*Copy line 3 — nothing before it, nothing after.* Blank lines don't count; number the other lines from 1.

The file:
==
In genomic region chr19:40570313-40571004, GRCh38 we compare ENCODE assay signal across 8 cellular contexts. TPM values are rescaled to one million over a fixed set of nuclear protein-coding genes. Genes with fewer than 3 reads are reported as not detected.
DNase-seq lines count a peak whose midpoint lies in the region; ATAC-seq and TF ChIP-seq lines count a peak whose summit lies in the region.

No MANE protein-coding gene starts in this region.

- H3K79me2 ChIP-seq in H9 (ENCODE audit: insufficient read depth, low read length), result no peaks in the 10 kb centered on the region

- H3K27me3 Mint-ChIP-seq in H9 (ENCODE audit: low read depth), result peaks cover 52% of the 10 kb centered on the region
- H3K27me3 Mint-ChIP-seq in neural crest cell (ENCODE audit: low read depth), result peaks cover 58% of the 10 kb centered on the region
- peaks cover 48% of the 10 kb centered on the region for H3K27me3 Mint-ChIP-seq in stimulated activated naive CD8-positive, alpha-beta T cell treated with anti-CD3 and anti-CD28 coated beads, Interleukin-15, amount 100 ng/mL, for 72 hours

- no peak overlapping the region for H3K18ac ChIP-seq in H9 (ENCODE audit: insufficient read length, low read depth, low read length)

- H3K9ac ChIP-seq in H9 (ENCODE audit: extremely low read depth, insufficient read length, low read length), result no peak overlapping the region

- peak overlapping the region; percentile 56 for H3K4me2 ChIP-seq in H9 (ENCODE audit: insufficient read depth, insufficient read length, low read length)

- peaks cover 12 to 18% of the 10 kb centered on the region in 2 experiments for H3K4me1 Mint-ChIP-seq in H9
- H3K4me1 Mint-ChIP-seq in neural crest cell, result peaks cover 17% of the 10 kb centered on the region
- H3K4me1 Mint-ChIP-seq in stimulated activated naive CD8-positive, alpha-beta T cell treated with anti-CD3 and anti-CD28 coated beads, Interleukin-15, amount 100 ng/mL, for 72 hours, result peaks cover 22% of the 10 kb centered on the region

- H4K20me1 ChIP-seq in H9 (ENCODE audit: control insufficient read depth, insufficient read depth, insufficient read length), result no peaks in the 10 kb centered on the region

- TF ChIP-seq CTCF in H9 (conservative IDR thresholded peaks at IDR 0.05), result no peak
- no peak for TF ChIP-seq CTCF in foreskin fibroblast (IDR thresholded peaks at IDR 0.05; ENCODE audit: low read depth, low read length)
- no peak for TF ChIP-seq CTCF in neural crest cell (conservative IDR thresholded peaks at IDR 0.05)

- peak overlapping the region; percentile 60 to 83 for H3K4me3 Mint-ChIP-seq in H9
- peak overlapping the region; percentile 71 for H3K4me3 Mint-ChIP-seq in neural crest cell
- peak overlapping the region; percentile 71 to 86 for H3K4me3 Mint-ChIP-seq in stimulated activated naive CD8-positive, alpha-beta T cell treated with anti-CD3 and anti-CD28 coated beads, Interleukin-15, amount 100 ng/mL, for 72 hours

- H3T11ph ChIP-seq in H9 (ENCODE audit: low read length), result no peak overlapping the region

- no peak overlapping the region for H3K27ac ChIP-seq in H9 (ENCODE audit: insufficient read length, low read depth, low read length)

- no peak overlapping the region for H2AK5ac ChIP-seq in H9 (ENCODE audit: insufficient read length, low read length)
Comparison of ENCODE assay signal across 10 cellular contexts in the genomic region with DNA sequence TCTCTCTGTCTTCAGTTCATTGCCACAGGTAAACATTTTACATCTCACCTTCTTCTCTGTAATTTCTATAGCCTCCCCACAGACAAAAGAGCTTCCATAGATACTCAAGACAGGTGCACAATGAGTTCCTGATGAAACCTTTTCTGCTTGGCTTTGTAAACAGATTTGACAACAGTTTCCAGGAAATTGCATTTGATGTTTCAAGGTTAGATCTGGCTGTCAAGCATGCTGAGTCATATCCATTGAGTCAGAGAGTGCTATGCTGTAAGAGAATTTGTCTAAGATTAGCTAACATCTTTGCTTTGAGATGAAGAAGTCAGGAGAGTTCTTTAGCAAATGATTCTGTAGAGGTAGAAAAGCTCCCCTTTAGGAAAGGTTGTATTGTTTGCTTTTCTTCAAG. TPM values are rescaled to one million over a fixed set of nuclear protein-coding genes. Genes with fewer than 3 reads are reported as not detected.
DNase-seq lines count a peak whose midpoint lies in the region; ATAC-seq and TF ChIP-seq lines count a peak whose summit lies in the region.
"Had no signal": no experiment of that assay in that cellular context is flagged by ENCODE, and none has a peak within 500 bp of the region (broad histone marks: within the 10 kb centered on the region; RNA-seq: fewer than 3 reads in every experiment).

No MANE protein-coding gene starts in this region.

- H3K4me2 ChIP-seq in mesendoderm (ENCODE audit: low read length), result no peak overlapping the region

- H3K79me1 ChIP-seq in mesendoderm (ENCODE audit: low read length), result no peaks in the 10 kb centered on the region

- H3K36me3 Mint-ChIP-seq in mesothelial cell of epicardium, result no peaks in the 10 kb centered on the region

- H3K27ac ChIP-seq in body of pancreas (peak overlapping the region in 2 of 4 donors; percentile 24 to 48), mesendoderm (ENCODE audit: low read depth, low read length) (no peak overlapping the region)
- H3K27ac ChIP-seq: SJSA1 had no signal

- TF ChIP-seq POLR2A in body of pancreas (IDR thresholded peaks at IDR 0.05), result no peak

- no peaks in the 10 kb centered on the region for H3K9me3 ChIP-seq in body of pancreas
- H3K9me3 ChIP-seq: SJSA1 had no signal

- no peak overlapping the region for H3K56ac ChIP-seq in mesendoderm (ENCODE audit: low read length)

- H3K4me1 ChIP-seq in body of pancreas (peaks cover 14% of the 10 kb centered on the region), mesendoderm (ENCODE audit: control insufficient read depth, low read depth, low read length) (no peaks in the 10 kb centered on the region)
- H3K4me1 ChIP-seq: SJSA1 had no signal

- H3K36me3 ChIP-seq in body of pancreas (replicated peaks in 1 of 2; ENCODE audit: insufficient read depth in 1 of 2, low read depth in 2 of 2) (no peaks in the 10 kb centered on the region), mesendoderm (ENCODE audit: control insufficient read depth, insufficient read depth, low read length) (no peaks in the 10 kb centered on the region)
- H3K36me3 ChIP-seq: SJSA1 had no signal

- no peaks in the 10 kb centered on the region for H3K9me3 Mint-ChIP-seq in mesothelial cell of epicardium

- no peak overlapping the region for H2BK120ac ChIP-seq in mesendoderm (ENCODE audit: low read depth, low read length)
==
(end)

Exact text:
No MANE protein-coding gene starts in this region.